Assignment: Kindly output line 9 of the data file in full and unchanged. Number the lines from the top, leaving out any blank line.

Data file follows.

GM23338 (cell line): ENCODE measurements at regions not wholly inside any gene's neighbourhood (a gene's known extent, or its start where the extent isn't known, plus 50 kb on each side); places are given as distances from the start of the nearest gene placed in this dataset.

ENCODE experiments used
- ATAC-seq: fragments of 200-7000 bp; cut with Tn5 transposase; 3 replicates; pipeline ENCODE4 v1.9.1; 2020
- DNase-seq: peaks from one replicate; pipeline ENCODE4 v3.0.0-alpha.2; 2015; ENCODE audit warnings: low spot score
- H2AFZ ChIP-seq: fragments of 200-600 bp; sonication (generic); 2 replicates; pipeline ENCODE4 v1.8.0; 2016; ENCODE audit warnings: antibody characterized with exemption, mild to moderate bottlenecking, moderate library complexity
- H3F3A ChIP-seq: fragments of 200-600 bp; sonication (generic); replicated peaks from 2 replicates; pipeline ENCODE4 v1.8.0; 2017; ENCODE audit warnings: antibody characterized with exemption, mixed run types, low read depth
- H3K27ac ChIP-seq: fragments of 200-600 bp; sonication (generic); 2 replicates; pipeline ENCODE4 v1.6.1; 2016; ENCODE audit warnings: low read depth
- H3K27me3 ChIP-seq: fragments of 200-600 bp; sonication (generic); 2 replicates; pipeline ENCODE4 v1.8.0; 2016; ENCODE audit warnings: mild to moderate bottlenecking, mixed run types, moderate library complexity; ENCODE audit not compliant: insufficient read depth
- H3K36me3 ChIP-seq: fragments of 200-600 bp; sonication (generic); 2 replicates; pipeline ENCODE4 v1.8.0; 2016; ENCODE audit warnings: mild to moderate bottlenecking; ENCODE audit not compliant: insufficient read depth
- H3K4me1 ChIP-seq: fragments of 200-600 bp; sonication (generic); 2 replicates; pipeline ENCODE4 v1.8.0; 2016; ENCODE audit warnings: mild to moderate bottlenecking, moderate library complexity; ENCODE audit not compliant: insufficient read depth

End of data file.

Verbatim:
- H3K36me3 ChIP-seq: fragments of 200-600 bp; sonication (generic); 2 replicates; pipeline ENCODE4 v1.8.0; 2016; ENCODE audit warnings: mild to moderate bottlenecking; ENCODE audit not compliant: insufficient read depth